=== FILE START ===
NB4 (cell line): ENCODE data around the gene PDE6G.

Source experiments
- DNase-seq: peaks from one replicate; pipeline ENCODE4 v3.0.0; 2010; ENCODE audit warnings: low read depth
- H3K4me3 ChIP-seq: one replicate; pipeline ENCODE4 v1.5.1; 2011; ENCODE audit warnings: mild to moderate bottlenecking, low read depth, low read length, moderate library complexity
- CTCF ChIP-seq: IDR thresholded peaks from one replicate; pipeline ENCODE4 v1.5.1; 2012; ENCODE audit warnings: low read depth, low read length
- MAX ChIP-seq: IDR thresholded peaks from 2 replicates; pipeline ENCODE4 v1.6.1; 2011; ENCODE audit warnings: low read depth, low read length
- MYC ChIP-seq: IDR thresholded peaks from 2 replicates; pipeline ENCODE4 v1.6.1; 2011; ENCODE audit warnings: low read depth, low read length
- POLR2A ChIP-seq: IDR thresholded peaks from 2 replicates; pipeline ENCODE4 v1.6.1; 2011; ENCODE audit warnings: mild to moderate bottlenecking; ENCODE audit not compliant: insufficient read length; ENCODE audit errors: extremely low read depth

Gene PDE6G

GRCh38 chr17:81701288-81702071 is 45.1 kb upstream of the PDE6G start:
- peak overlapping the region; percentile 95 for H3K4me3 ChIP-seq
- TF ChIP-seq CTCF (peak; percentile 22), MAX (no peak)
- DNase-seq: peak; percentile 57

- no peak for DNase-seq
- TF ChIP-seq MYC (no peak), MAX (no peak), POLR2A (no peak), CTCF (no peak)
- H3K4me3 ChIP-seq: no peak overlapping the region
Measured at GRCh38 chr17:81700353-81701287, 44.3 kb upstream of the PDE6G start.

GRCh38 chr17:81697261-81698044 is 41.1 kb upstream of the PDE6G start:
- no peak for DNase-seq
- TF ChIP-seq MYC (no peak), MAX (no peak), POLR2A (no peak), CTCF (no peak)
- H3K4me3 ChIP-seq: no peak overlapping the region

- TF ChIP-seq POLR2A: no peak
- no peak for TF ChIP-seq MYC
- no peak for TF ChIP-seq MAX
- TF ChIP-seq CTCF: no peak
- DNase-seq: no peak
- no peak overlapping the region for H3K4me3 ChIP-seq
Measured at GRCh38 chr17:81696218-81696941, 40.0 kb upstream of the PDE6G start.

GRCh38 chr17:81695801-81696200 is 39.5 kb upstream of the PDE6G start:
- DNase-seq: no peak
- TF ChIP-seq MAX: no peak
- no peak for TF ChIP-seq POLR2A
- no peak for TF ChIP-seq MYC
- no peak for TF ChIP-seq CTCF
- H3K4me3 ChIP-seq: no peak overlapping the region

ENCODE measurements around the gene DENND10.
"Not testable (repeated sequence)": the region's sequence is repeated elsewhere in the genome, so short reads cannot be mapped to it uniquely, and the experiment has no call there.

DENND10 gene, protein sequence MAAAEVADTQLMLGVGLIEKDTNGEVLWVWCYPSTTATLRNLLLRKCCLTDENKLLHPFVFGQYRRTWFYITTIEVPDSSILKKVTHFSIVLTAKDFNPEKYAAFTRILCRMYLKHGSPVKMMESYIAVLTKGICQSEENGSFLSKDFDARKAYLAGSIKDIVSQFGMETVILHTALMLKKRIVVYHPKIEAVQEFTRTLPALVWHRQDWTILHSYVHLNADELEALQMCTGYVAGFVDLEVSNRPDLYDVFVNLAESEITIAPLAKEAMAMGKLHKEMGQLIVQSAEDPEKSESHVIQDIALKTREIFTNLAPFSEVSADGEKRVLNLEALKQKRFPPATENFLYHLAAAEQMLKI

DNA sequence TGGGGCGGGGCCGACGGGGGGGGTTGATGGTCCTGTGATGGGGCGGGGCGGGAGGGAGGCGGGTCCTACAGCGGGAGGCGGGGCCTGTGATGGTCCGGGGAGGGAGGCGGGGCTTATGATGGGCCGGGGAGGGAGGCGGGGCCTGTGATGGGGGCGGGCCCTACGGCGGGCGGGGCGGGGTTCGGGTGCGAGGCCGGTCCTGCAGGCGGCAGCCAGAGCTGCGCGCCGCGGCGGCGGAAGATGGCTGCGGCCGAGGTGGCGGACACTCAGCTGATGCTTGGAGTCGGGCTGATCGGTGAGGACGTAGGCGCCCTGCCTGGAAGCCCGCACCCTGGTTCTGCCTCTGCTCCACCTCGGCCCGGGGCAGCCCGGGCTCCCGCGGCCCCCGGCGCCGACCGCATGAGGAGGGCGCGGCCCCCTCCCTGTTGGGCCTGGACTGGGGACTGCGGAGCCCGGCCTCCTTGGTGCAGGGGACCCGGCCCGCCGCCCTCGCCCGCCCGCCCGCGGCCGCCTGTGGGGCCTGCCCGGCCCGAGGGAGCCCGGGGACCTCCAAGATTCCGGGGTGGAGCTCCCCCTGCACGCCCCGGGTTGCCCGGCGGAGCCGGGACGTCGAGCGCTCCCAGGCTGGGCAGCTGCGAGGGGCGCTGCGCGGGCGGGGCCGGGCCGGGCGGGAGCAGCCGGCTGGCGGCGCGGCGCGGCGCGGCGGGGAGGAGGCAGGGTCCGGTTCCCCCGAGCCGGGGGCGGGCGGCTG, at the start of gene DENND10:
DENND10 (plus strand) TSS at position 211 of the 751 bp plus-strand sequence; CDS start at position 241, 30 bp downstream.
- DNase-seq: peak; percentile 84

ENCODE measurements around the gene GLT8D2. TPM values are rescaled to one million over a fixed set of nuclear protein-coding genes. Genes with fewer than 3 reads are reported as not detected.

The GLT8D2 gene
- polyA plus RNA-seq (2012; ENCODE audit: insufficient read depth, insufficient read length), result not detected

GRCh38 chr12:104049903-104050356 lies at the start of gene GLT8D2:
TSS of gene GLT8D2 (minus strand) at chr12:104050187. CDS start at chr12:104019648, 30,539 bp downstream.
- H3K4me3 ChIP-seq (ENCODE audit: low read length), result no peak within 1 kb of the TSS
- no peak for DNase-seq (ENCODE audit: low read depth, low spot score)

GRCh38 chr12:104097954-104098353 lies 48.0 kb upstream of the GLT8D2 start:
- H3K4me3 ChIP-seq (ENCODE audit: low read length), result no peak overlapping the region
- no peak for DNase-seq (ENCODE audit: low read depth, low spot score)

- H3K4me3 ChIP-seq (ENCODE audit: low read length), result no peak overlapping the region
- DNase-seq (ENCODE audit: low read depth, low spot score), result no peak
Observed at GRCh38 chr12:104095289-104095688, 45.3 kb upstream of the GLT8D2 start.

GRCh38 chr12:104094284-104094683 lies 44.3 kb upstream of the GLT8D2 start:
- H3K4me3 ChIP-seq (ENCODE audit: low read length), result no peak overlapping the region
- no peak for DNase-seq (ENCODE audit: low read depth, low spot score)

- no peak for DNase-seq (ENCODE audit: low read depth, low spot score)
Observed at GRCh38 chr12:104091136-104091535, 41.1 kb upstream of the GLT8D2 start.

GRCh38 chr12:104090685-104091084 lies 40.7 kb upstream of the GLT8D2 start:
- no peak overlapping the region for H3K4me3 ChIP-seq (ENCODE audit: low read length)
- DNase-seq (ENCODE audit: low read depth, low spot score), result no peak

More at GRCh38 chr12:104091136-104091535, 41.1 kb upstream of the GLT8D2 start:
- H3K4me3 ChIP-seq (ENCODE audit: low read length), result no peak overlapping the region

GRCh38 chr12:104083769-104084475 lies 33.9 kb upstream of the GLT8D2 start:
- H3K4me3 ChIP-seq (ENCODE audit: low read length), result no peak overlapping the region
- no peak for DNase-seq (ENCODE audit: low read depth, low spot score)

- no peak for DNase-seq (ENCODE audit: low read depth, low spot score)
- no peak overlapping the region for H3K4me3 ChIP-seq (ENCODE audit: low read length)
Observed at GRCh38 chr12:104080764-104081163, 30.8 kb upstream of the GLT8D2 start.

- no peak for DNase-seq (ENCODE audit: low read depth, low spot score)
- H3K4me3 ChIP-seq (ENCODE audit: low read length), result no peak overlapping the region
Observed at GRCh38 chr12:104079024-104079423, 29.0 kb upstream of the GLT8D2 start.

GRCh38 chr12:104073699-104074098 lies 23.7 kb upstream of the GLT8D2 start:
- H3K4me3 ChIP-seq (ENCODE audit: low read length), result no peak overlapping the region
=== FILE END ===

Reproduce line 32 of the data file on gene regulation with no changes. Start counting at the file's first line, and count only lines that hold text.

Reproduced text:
- no peak for TF ChIP-seq POLR2A